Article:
Nonito Donaire insists he’s a changed fighter and a changed man.
For the sake of his boxing future, he had better be.
After a failed attempt to win the world featherweight title 13 months ago, the 33-year-old former four-division world champion has returned to being a super bantamweight, has his father Nonito Sr. training him again, and has rededicated himself to his craft. His hope is to have the kind of success in the second half of his career that he enjoyed early on.
“The beauty of life is you learn the good and the bad,” said Donaire (35-3, 23 knockouts), who faces Cesar Juarez on Dec. 11 in San Juan, Puerto Rico, on truTV. “It took a couple of losses to make me realize whether or not I really still wanted to do this.”
Those losses, to Guillermo Rigondeaux in 2013 and to Nicholas Walters in October 2014 were hard for someone of Donaire’s stature to deal with. He had to come to grips with the fact that what he was doing in and out of the ring wasn’t good enough.
“I was knocking guys out so easily and it was like, ‘Why work 100 percent when I could do it at 10 percent?’ ” Donaire said. “Then I started fighting better, smarter opponents and after the Rigondeaux fight, I started to ask myself if I should keep fighting.
“But it’s funny, after I got knocked out by Walters, it was more about who I was and how I needed to change. It was about being fulfilled.
“I don’t take anything for granted anymore. Every day is a blessing. I don’t want to waste time. i want to go beyond what I can do and not settle for being satisfied with what I’ve done.”
Reuniting with his father wasn’t that difficult. Yes, the two didn’t speak for almost five years. But Donaire knows his father has his best interests and, together, he believes they can get back to the top.
“My dad created my style; he’s the only one who can change me,” Donaire said. “He knows me inside-out.”
Donaire said to expect a different fighter Dec. 11.
“You’re going to see a smarter fighter, someone who will dissect his opponent and take advantage of his mistakes,” Donaire said. “I’m going to be like an eagle ready to pounce on his prey.”
RIOS UNRETIRES — Brandon Rios’ retirement from boxing may have been one of the briefest in history.
The 29-year-old welterweight announced he was though fighting after being stopped by Timothy Bradley on Nov. 7 at the Thomas & Mack Center. Rios since has had a change of heart.
“He said to me, ‘I let so many people down. I don’t want to go out like this,’ ” Rios’ manager Cameron Dunkin said. “But a couple of days after the fight, he reconsidered his decision. I didn’t say anything because there was the possibility he might change his mind again. When I talked to him Tuesday, he said he definitely wanted to keep fighting so we’re going forward.”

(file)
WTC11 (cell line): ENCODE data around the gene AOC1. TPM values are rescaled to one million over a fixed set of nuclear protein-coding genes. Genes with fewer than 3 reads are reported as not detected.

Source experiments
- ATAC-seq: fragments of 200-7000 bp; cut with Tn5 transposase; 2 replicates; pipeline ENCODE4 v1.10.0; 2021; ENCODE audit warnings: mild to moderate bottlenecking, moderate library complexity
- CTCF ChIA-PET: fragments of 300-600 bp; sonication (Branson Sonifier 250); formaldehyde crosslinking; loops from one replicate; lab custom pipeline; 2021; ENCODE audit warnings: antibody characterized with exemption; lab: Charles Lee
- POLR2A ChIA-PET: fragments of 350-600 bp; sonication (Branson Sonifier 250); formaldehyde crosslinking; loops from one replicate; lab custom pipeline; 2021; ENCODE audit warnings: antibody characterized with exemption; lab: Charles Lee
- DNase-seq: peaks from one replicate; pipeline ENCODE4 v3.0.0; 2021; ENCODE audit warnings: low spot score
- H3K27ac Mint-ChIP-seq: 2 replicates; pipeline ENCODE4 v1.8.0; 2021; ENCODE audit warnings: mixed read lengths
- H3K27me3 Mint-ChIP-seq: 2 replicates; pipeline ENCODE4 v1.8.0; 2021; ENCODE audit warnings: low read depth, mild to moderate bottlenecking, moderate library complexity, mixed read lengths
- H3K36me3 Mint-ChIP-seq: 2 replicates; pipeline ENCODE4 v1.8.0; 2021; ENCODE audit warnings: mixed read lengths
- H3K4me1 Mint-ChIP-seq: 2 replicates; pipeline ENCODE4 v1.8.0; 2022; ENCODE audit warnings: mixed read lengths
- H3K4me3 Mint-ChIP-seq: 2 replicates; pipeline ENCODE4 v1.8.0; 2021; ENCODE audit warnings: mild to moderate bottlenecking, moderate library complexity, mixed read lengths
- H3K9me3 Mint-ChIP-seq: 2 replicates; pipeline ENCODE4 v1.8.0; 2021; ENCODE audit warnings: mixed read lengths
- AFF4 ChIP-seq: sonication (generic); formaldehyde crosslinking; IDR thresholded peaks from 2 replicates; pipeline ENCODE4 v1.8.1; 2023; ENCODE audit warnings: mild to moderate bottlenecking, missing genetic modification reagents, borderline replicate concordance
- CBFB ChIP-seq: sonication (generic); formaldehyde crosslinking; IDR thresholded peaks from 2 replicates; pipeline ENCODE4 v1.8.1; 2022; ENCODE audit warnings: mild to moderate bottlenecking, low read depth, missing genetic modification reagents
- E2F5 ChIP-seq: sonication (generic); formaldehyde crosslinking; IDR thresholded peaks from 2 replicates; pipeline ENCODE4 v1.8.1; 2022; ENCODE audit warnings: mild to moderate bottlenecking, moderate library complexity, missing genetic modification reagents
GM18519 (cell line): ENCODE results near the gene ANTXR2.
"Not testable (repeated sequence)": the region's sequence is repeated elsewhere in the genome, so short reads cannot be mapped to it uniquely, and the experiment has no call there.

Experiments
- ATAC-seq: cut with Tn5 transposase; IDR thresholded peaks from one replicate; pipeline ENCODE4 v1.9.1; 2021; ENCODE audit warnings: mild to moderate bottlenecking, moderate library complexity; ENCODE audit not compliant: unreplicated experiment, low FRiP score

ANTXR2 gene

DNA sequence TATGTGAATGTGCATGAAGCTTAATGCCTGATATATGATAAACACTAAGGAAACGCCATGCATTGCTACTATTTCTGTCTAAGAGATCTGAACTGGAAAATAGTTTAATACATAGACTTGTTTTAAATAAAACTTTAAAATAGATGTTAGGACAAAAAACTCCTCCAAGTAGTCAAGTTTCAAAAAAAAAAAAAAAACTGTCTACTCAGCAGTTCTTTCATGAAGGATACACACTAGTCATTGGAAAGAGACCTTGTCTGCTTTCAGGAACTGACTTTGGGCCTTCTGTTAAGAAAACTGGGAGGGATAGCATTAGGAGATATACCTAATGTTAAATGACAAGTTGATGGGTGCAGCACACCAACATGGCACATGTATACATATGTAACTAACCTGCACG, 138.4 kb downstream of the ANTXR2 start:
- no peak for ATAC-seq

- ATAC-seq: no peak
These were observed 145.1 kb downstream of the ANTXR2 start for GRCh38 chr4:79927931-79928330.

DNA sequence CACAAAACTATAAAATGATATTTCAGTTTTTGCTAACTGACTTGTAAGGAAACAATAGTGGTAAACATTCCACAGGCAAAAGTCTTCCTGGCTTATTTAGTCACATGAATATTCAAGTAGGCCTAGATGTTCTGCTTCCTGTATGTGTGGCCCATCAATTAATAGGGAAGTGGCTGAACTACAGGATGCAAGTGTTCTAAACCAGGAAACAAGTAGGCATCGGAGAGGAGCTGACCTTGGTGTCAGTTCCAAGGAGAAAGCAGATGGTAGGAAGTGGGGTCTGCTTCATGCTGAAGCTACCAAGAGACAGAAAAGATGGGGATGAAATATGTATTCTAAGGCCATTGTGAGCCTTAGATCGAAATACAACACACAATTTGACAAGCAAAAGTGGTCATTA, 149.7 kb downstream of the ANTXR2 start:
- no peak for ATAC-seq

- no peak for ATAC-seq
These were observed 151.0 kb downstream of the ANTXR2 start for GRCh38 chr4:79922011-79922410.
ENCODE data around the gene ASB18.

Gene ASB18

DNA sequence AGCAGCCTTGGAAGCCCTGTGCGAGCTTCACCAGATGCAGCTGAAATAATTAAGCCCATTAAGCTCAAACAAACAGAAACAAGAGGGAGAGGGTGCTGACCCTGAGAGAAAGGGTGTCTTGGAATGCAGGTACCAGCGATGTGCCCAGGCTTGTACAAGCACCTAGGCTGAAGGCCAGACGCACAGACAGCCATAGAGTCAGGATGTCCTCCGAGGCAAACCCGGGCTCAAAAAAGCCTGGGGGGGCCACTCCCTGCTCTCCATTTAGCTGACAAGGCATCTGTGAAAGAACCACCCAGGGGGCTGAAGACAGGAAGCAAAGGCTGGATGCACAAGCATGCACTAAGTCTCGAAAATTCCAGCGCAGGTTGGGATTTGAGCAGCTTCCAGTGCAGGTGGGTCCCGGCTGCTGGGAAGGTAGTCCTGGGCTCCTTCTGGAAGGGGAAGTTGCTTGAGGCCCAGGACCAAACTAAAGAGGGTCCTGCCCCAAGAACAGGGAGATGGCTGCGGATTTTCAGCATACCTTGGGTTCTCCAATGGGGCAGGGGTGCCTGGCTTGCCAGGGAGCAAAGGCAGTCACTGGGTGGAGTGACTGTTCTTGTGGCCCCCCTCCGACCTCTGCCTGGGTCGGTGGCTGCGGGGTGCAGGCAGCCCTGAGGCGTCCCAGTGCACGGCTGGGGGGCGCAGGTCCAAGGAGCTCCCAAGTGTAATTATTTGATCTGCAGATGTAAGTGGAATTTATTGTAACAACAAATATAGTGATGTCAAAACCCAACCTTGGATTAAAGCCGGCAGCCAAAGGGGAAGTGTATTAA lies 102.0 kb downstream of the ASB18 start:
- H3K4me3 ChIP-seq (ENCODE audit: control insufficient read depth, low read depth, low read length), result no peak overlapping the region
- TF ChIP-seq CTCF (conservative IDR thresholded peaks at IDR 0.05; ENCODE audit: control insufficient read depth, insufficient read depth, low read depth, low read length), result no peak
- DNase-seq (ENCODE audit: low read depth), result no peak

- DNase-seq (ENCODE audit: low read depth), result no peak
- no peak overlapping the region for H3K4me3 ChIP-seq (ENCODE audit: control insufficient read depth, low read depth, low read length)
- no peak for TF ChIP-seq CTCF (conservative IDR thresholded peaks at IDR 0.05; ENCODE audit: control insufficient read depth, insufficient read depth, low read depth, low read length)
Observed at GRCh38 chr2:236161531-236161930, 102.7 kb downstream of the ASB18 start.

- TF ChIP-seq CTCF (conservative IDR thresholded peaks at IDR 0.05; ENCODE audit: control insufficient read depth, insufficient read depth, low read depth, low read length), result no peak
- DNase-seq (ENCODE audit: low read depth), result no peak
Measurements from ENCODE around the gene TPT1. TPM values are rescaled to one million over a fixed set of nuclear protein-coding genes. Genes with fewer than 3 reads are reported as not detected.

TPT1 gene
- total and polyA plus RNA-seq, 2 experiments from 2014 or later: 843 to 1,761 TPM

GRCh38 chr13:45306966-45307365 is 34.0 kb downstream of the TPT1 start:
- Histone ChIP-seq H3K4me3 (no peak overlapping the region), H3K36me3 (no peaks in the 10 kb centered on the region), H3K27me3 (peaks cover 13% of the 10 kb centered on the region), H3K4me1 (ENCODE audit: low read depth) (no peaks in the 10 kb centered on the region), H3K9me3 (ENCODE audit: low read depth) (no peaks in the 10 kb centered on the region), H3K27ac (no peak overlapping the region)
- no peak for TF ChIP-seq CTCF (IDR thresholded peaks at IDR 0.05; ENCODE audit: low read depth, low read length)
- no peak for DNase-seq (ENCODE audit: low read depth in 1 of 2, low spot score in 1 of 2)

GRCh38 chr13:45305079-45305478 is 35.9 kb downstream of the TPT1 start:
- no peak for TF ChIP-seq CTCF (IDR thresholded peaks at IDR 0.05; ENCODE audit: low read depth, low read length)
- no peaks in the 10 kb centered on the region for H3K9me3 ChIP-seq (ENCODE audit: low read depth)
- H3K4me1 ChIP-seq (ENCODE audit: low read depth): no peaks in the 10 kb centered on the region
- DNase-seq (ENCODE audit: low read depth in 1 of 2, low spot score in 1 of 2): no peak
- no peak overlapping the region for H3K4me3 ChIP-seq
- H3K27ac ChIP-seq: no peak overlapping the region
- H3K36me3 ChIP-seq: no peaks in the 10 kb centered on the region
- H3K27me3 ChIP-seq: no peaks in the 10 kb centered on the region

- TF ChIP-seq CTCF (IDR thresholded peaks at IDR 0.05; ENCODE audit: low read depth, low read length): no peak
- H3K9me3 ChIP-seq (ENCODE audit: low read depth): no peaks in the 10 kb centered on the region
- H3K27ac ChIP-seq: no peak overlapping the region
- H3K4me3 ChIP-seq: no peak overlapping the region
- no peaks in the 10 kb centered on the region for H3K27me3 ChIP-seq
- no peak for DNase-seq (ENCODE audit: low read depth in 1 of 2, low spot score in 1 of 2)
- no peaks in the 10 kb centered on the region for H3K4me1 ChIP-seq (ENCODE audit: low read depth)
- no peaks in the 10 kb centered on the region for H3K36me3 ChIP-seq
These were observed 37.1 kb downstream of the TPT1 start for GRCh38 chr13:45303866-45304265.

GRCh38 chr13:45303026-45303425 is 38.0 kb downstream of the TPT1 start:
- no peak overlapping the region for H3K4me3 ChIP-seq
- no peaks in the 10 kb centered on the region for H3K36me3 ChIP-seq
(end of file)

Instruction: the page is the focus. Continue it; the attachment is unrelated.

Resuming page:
Dunkin said Rios’ future is likely at 154 pounds but explained that when Rios is dedicated to training he can compete effectively at 147 pounds.
“He can make 147,” Dunkin said. “But you can’t do it when you start at 205 six weeks before a fight, which is where Brandon was when he began training for Tim.
“Bottom line? If Brandon takes care of himself, he can get where he wants to be.”
Dunkin said he thinks Rios’ next fight will come in March or April and possible opponents include Ruslan Provodnikov, Lucas Matthysse or even Jessie Vargas, who Dunkin also manages.
“All those fights make sense,” he said. “Even Jessie. I don’t like seeing my fighters fight each other, but maybe they can do a catch-weight fight against each other.”
CRAWFORD WAITS — WBO junior welterweight champion Terence Crawford said he hasn’t heard anything definitively about a potential fight with Manny Pacquiao on April 9. Crawford is in the mix along with Bradley and Amir Khan for what is supposed to be Pacquiao’s farewell fight.
“We’re just waiting to hear,” Crawford said Friday while attending Top Rank’s card at The Cosmopolitan of Las Vegas. “Right now, I’m on vacation. I’m not even thinking about fighting right now.”
Crawford is coming off an impressive win Oct. 24 when he stopped Dierry Jean in the 10th round to improve to 27-0. The 2014 Fighter of the Year has enjoyed the celebrity that has come with his success.
“It feels great what’s happened to me,” he said. “I felt like I was overdue for this.”
Crawford said if the Pacquiao fight fails to materialize, he’ll focus on defending his 140-pound title.
“I don’t pick the fights,” he said. “Whoever Top Rank puts me in with, that’s who I’ll fight.”
— Contact reporter Steve Carp at firstname.lastname@example.org or 702-387-2913. Follow him on Twitter: @stevecarprj.